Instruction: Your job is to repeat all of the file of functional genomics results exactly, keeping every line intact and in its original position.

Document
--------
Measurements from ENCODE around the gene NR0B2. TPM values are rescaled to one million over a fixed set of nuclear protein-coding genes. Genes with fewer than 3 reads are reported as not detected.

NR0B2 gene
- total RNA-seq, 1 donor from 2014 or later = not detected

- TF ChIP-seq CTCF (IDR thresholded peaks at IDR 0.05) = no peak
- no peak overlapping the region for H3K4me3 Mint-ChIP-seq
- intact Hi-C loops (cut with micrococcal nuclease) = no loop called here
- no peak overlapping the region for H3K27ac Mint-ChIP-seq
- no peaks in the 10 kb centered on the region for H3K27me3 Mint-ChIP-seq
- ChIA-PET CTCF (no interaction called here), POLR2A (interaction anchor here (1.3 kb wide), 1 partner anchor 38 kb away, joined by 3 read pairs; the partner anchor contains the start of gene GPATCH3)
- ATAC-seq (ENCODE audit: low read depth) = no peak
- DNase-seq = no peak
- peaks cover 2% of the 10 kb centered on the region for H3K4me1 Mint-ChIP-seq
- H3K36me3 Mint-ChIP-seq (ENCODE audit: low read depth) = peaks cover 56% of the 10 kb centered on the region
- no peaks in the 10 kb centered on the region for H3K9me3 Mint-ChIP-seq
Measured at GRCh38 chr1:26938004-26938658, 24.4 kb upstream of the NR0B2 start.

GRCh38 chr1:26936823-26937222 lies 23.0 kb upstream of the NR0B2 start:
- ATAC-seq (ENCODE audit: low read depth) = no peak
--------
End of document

Measurements from ENCODE around the gene NR0B2. TPM values are rescaled to one million over a fixed set of nuclear protein-coding genes. Genes with fewer than 3 reads are reported as not detected.

NR0B2 gene
- total RNA-seq, 1 donor from 2014 or later = not detected

- TF ChIP-seq CTCF (IDR thresholded peaks at IDR 0.05) = no peak
- no peak overlapping the region for H3K4me3 Mint-ChIP-seq
- intact Hi-C loops (cut with micrococcal nuclease) = no loop called here
- no peak overlapping the region for H3K27ac Mint-ChIP-seq
- no peaks in the 10 kb centered on the region for H3K27me3 Mint-ChIP-seq
- ChIA-PET CTCF (no interaction called here), POLR2A (interaction anchor here (1.3 kb wide), 1 partner anchor 38 kb away, joined by 3 read pairs; the partner anchor contains the start of gene GPATCH3)
- ATAC-seq (ENCODE audit: low read depth) = no peak
- DNase-seq = no peak
- peaks cover 2% of the 10 kb centered on the region for H3K4me1 Mint-ChIP-seq
- H3K36me3 Mint-ChIP-seq (ENCODE audit: low read depth) = peaks cover 56% of the 10 kb centered on the region
- no peaks in the 10 kb centered on the region for H3K9me3 Mint-ChIP-seq
Measured at GRCh38 chr1:26938004-26938658, 24.4 kb upstream of the NR0B2 start.

GRCh38 chr1:26936823-26937222 lies 23.0 kb upstream of the NR0B2 start:
- ATAC-seq (ENCODE audit: low read depth) = no peak